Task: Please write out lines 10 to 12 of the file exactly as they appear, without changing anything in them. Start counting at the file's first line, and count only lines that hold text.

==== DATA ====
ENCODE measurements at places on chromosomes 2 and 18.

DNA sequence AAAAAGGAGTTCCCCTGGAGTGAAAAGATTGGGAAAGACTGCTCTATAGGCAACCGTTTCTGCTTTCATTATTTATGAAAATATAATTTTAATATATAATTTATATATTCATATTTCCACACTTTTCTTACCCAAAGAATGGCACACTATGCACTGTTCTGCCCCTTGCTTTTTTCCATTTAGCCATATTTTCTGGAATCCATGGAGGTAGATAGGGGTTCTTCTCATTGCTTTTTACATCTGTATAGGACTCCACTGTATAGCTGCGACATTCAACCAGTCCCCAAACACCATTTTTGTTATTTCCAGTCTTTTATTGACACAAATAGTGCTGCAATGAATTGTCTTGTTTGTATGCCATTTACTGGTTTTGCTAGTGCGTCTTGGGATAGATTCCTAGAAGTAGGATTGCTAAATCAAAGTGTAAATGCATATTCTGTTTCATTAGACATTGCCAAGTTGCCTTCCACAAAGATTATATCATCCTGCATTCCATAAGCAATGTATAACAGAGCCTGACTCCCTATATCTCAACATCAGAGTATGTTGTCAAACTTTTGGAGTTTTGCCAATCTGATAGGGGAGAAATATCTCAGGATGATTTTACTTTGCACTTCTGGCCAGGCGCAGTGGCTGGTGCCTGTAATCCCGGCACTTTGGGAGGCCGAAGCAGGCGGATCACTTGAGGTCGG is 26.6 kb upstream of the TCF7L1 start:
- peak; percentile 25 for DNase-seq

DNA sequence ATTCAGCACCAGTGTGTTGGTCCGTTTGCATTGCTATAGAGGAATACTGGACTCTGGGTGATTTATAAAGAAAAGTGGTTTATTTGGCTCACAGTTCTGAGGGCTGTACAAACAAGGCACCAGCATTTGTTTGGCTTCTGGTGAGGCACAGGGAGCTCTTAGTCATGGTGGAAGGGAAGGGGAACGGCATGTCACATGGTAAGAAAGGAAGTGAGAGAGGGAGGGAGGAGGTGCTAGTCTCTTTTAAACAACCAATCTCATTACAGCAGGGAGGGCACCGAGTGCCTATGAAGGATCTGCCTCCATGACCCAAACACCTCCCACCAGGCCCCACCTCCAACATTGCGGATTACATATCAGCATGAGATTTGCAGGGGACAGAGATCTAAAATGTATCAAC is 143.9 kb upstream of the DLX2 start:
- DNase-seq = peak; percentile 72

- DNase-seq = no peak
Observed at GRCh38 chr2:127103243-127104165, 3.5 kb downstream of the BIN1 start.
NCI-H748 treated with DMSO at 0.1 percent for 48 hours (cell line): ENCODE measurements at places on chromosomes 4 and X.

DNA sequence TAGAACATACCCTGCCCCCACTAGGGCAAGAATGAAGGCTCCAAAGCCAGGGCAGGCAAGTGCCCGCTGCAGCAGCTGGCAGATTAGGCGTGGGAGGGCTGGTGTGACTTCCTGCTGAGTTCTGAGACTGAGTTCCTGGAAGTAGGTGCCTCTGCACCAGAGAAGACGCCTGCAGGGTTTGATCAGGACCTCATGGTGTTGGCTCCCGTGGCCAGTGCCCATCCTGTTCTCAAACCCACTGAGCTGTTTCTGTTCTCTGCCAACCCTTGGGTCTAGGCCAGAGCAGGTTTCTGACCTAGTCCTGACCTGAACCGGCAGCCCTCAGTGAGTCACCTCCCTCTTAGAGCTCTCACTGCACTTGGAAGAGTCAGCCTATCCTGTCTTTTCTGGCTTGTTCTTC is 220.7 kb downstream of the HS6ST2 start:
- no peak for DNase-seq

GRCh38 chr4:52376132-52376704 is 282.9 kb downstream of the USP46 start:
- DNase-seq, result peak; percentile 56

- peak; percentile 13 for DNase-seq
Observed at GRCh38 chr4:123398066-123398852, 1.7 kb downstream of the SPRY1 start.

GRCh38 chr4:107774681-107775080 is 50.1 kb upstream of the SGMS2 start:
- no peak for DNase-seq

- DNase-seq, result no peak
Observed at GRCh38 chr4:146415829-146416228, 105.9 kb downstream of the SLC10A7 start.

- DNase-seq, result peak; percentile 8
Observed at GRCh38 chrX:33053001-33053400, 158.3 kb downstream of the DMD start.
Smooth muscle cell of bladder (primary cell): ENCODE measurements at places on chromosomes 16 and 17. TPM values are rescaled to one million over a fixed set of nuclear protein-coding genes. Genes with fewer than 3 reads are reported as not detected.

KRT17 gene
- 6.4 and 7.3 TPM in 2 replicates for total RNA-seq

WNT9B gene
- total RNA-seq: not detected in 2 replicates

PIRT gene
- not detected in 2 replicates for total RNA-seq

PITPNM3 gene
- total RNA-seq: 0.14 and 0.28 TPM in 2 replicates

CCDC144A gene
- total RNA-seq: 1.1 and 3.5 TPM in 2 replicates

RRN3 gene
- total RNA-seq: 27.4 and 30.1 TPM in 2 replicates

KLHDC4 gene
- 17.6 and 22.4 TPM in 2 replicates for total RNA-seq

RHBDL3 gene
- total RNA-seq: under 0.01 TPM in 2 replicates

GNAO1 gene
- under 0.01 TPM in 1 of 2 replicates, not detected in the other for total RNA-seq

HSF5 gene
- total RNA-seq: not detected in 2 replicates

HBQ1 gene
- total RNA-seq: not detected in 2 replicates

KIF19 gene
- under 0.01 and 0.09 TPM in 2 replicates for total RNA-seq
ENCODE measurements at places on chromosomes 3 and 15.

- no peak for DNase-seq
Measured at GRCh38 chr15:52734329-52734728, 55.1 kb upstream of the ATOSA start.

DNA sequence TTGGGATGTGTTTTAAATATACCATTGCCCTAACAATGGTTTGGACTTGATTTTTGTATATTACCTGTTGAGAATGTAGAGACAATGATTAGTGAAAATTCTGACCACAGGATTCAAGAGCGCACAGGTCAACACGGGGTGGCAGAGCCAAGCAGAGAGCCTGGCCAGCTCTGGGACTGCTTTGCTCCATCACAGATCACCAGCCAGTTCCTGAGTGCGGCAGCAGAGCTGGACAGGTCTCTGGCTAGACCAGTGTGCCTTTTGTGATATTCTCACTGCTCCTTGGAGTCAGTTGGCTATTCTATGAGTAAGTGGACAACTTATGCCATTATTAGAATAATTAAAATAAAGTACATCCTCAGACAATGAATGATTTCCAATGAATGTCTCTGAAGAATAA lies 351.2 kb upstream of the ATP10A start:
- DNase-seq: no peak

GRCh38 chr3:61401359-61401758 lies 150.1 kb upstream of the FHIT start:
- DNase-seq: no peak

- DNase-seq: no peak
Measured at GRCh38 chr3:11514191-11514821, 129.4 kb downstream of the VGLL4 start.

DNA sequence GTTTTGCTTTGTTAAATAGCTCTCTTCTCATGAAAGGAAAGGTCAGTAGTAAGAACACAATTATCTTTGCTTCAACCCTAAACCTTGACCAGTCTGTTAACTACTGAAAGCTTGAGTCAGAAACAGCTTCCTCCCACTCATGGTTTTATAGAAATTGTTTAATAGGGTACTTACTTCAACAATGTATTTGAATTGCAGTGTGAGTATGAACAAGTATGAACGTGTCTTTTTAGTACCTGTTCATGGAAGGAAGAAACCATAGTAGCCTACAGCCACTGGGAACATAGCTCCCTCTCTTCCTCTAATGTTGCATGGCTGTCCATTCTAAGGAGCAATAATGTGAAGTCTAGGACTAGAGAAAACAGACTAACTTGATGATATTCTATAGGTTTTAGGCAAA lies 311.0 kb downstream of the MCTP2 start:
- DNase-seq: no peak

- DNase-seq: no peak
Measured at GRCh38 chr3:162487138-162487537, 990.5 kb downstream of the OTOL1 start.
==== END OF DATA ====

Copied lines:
- no peak for DNase-seq

GRCh38 chr4:52376132-52376704 is 282.9 kb downstream of the USP46 start:
- DNase-seq, result peak; percentile 56